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Student handout 6: The Jackal

Folktale – a definition

Folktales tend to focus on the earthly adventures and fortunes of individuals, either royalty or common folk, or animals who speak and act like people. They have no particular connection to a specific time or place. They sometimes include supernatural or fantasy elements but their purpose is generally to show how best to live in the world – through either a negative or positive example. In this way folktales can provide us with ‘life lessons’.

Exploring the text

1. On what basis does the jackal become king of the forest? What does this require from those who follow him? What do you think the message of the tale is when it comes to being a follower?

2. What does the jackal think is the point of being a leader? How does this lead to his downfall?

3. Explain the old jackal's strategy for revealing the truth about the jackal-king. On what assumptions and beliefs about leadership is this strategy based?

4. Write an internal monologue (the thoughts we think but do not speak) of 100–150 words for the jackal at the moment he hears the howl of the pack.

Working beyond the text

5. There are many different styles of leadership. Think about a time that you have been a leader, and other leaders you know about and hear about in your class, school and community.

In a small group complete the following table of good qualities of leaders and bad qualities of leaders.

Compare your list with another group's. What qualities do you have in common?

Good qualities of leaders

Bad qualities of leaders

Listens to other people

Ignores other people

  
  
  
  
  
  
  

6. Using a dictionary, find the definition for each of the styles listed below, then write a definition in your own words.

Leadership style

Definition

autocratic

 

authoritarian

 

democratic

 

tyrannical

 

dictatorial

 

Can you think of other styles? Add them to your table.

7. You have been given the task of explaining these styles of leadership to Grade 3 students at the local primary school. You have been asked to do this by creating a series of cartoon-style pictures.
Draw your cartoon representations of these different types of leadership.

8. Below are a number of quotes about leadership. As a class discuss what you think each of these people is saying about the nature of leadership. What values are implied about good leadership?

I must follow the people. Am I not their leader? (Benjamin Disraeli, from http://en.thinkexist.com/)

To lead people, walk beside them ... As for the best leaders, the people do not notice their existence. The next best, the people honour and praise. The next, the people fear; and the next, the people hate ... When the best leader's work is done the people say, 'We did it ourselves!' (Lao-tsu, from http://www.brainyquote.com)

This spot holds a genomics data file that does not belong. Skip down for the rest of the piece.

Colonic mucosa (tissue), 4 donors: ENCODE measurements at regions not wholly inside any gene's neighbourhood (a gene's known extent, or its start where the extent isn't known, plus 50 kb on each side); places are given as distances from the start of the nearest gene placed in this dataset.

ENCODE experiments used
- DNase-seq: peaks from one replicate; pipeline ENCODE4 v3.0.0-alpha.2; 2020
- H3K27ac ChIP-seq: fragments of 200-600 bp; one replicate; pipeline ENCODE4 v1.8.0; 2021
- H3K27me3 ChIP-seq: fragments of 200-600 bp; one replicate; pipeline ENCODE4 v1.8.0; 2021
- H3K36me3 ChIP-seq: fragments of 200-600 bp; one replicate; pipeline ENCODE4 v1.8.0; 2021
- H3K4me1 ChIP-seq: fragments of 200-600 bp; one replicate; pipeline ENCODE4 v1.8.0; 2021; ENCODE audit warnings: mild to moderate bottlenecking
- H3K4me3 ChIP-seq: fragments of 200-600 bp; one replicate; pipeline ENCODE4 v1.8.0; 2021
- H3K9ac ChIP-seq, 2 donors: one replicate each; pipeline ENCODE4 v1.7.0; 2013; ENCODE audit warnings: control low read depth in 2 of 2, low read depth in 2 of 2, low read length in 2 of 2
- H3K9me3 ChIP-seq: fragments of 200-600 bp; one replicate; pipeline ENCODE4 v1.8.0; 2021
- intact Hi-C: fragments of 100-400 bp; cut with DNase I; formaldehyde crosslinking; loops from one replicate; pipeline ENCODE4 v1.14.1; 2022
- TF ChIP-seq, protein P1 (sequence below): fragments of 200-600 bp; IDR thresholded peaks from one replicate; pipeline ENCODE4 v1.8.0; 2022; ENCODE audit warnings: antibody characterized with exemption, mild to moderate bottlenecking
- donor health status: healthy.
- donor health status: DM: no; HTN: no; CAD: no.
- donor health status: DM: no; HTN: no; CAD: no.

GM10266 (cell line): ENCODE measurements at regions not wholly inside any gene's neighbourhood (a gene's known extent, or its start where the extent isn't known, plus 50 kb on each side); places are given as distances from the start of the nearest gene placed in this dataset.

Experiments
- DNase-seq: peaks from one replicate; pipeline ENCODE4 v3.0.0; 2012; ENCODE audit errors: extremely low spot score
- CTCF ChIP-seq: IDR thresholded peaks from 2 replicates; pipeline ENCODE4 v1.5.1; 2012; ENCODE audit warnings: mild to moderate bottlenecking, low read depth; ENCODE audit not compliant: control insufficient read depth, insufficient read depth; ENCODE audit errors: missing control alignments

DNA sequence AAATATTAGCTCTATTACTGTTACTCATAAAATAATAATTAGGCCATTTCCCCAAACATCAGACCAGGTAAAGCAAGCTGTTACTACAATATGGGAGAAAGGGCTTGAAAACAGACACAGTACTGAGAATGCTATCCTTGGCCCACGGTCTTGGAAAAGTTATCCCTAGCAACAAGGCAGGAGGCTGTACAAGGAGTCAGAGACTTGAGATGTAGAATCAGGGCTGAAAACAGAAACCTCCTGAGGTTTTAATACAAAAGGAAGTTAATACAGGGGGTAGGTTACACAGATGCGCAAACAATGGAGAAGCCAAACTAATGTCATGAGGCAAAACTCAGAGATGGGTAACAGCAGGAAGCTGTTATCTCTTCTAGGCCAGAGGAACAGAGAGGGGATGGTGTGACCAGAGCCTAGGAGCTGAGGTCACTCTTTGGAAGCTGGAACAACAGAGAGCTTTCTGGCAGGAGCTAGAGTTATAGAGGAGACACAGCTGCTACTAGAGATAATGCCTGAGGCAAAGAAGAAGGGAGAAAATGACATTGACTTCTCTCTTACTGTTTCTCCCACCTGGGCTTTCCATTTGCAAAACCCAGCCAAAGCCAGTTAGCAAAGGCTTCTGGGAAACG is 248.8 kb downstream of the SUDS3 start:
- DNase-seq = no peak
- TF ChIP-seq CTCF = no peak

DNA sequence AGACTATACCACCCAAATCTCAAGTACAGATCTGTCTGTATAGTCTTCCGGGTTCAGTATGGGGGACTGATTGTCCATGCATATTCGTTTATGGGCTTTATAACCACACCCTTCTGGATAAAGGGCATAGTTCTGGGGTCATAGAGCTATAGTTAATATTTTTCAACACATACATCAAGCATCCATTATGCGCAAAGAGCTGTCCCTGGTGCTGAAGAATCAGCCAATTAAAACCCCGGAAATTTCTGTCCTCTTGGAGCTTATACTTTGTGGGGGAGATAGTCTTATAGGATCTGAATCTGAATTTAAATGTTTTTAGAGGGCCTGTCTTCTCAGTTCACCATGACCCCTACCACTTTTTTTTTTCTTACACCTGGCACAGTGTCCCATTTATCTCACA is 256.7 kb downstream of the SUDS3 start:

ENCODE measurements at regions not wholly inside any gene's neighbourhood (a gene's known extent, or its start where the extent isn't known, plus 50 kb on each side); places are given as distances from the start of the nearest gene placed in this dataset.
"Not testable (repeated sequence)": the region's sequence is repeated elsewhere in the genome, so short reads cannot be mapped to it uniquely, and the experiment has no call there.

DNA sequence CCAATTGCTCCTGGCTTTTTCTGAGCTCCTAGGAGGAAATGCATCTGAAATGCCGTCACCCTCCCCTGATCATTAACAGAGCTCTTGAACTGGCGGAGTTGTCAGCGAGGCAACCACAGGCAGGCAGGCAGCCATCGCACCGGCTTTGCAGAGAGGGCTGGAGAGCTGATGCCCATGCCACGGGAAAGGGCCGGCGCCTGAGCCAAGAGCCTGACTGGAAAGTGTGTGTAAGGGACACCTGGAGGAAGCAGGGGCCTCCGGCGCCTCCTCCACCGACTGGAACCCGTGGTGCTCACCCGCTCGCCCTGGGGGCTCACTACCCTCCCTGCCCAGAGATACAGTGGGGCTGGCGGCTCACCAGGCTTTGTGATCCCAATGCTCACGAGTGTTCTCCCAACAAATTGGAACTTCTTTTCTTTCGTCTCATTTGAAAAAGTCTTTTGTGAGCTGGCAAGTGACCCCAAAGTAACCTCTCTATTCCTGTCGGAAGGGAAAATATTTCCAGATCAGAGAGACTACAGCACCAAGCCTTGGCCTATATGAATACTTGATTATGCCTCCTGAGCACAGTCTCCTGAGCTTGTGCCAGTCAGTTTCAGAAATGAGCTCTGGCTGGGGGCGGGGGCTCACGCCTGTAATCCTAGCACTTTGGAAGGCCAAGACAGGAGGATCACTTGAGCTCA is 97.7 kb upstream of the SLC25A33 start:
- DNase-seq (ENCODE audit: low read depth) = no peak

Speak softly and carry a big stick; you will go far. (Theodore Roosevelt, from http://www.brainyquote.com)

Leadership is the art of getting someone else to do something you want done because he wants to do it. (Dwight Eisenhower, from http://en.thinkexist.com)

How fortunate for leaders that men do not think. (Adolf Hitler, from http://en.thinkexist.com)

  • Use the Internet or other resources in your library to find three quotes by famous people that reflect your ideas about leadership.
  • Write your quotes out on strips of coloured paper and display them on a pin board in your classroom.

9. Styles of leadership

Think about the style of leadership which is needed in particular situations. For example a leader in the army may need a different style from a democratic leader.

Complete the table below.

Context

Leadership style

Family

 

School

 

Club

 

Nation

 

As a whole class discuss your answers. Does any pattern emerge from your responses?

10. Australian leaders
This research task will need to be undertaken in the library. Choose two Australian leaders–one from the present and one from the past. These could be political leaders, or sports leaders or leaders of particular groups (for example, Weary Dunlop, Robert Menzies, or Charles Perkins).

Find the following information about your leader:

  • a brief career/leadership biography – this could be presented in the form of a timeline
  • key leadership qualities
  • three noteworthy achievements
  • what others have said about this person as a leader.

Present your information on a poster or present it orally using visual aids.

11. Write your own modern-day folktale of 300–500 words that shows what you believe is the most important thing about leadership.

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